Rudyard Kipling said: If history were taught in the form of stories, it would never be forgotten.The snippets of LGBTQ history here are the stories of our lives, the stories of the giants on whose shoulders we all stand. Learn about them then tell the stories…and remember, because knowing your history IS resistance!
Thanks for taking this journey with me. Now go write your story!
Today in LGBT History – MARCH 10
1778 – From George Washington’s letters:Lt. Enslin of Col. Malcolm’s regiment tried for attempting to commit sodomy with John Monhort, a soldier. His Excellency the Commander in Chief approves the sentence and with the Abhorrence and Detestation of such Infamous Crimes orders Lt. Enslin to be drummed out of Camp tomorrow morning by all the Drummers and Fifers in the Army never to return. Enslin was“dismissed with Infamy.” Little to nothing is known about the early life of Frederick Gotthold Enslin (born 1740), but it is believed he was educated and from a family of high standing in Europe, possibly southern Germany, due to reports that his command of the English language was outstanding and his penmanship was well formed. His approximate year of birth was 1740. When Enslin enlisted, he was given the appointment of lieutenant in the Continental Army. His assignment was under the command of Col. William Malcolm and Lt. Col. Aaron Burr. Malcolm’s regiment was formed in mid-1777, and placed into the 3rd Pennsylvania Brigade after a lengthy encampment at Valley Forge. Frederick Gotthold Enslin would become known as the first person to be dishonorably discharged due to his sexual orientation.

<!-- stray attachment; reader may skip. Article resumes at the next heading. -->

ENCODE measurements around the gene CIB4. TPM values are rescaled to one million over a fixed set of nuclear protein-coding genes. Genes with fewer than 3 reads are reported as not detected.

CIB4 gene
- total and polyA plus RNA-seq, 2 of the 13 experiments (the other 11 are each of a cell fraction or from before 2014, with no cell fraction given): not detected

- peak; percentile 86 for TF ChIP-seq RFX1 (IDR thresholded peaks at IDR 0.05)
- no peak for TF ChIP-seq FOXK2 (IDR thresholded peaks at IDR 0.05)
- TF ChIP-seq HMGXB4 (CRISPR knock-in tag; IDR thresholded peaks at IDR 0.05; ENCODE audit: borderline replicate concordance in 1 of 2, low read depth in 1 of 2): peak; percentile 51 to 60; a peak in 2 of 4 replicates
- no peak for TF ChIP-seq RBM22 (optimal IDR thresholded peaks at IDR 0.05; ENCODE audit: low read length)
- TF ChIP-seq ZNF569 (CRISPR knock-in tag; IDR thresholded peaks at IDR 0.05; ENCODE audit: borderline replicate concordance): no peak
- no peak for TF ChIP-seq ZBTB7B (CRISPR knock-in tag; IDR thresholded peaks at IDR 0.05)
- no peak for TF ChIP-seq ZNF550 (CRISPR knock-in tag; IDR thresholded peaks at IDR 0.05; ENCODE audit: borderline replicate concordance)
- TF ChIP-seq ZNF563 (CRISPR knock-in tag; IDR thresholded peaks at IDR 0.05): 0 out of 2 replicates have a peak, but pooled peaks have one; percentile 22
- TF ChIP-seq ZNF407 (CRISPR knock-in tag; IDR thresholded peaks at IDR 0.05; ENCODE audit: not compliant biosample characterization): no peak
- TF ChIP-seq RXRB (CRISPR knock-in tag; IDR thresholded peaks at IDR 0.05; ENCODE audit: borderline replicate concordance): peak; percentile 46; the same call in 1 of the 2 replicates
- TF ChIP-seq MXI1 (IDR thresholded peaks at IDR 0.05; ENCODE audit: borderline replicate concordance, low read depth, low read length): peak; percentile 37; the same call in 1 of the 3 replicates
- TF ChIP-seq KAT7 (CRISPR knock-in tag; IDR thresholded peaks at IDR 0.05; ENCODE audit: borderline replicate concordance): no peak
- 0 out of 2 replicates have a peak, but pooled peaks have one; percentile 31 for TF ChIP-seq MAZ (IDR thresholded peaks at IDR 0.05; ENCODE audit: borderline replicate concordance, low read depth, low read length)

1924, UK – Angela Morley(10 March 1924 – 14 January 2009) is born as Walter “Wally” Stott. She was an English composer and conductor. She attributed her entry into composing and arranging largely to the influence and encouragement of the Canadian light musiccomposerRobert Farnon. In 1972, Morley underwent sex reassignment surgery. Later in life, she lived in Scottsdale, Arizona. She became the first openly transgender person to be nominated for an Academy Awardwhen she was nominated for one in the category of Best Music, Original Song Score/Adaptation for The Little Prince (1974), a nomination shared with Alan Jay Lerner, Frederick Loewe, and Douglas Gamley.
1934 – John Rechy (born March 10, 1931)is born in El Paso, Texas. He is a Mexican American novelist, essayist, memoirist, dramatist and literary critic. In his novels, he has written extensively about gay culture in Los Angeles and wider America, among other subject matters, and is among the pioneers of modern LGBT literature. City of Night, his debut novel published in 1963, was a best seller and is widely considered a seminal work in 20th century in literature. Drawing on his own background, he has contributed to Chicano literature, notably with his novel The Miraculous Day of Amalia Gomez, which has been taught in several Chicano literature courses throughout the United States.
1971, France – Guy Hocquenghem (10 December 1946– 28 August 1988)and others, mostly lesbian activists, disrupt a Paris conference on the “problem” of homosexuality. The demonstration leads to the formation the following month of a Gay Liberation group, Front Homosexual d’Action Revolutionnaire. Guy was a French writer, philosopher, and queer theorist. Though Hocquenghem had a significant impact on leftist thinking in France, his reputation has failed to grow to international prominence. Only the first of his theoretical tracts, Homosexual Desire (1972) and his first novel, L’Amour en relief (1982) have been translated into English. Although Race d’Ep! was shown at Roxie Cinema in San Francisco in April 1980 and released in America as The Homosexual Century, like Hocquenghem, the film is virtually unknown. Hocquenghem died of AIDS-related complications on 28 August 1988, at age 41.